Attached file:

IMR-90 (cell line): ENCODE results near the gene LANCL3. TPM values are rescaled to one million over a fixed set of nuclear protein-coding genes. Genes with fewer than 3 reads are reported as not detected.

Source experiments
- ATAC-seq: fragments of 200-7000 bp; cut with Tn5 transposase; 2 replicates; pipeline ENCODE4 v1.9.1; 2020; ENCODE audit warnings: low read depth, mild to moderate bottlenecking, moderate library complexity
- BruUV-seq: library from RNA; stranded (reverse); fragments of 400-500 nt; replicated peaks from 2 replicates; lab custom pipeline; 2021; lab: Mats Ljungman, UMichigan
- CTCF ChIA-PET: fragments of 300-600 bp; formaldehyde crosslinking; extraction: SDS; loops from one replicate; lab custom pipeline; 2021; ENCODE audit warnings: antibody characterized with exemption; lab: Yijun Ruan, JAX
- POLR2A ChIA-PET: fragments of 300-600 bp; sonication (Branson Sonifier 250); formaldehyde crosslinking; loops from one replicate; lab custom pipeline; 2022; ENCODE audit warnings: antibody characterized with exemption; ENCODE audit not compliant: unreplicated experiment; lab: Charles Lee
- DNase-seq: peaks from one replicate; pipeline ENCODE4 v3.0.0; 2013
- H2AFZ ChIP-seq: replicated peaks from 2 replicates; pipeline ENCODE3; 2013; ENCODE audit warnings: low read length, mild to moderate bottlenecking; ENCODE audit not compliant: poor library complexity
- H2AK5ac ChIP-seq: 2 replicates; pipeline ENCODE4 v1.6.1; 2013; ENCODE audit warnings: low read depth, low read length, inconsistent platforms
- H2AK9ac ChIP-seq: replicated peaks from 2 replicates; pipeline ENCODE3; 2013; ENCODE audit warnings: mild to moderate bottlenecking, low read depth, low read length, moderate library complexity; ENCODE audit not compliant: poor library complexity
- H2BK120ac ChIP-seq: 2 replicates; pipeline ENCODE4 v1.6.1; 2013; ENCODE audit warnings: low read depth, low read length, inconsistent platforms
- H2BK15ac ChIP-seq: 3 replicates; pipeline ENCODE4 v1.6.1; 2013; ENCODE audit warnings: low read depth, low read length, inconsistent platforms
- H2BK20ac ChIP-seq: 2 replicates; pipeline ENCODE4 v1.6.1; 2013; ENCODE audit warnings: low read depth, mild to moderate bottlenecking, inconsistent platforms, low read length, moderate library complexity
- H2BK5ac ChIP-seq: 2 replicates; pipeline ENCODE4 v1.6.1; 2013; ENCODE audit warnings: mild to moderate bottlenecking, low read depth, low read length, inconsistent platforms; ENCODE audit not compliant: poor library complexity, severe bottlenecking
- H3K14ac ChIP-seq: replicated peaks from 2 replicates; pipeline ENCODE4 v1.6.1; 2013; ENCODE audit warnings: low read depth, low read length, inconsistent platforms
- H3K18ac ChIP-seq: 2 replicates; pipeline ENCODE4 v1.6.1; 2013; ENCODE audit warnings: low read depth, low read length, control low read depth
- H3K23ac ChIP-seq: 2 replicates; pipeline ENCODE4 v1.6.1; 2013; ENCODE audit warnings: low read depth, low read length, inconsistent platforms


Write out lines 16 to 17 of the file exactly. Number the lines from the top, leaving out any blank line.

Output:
- H3K18ac ChIP-seq: 2 replicates; pipeline ENCODE4 v1.6.1; 2013; ENCODE audit warnings: low read depth, low read length, control low read depth
- H3K23ac ChIP-seq: 2 replicates; pipeline ENCODE4 v1.6.1; 2013; ENCODE audit warnings: low read depth, low read length, inconsistent platforms